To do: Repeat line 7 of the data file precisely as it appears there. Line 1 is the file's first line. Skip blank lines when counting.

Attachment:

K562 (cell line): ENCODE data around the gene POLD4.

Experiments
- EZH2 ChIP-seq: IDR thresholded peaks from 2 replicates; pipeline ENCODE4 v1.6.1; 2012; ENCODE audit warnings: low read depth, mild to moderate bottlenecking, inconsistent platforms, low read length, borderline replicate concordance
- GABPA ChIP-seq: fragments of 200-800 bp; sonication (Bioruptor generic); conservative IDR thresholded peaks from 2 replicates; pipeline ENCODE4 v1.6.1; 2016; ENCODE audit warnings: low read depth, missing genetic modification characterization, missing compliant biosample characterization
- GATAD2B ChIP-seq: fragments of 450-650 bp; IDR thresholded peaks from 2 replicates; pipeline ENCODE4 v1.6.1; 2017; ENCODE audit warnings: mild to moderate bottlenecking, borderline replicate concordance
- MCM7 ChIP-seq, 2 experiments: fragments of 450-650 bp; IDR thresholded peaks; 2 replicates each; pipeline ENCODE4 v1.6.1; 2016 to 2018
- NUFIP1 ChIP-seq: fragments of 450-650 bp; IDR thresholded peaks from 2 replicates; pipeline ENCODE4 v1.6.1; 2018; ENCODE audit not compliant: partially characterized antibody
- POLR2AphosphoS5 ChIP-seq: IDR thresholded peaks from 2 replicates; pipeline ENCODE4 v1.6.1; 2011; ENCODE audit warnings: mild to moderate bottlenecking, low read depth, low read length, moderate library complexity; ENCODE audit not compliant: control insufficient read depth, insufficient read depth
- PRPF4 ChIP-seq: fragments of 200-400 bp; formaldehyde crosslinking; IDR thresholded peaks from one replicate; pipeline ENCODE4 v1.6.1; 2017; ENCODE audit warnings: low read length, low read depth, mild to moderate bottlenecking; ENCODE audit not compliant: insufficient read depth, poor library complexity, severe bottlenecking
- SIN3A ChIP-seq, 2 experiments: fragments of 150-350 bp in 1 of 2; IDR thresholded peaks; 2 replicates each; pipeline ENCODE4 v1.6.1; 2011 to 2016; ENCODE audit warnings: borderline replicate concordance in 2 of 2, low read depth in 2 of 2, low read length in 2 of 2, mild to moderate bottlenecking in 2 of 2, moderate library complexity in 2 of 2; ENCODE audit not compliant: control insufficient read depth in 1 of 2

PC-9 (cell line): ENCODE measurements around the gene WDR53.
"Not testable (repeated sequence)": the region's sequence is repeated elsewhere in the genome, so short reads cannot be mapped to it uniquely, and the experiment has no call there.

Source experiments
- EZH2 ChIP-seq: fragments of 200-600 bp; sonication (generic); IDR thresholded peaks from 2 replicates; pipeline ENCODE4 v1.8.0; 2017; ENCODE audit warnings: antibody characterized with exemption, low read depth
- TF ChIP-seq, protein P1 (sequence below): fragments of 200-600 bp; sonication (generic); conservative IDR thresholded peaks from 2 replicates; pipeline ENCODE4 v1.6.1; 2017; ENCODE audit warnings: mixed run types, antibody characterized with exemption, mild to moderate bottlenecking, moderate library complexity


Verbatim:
- NUFIP1 ChIP-seq: fragments of 450-650 bp; IDR thresholded peaks from 2 replicates; pipeline ENCODE4 v1.6.1; 2018; ENCODE audit not compliant: partially characterized antibody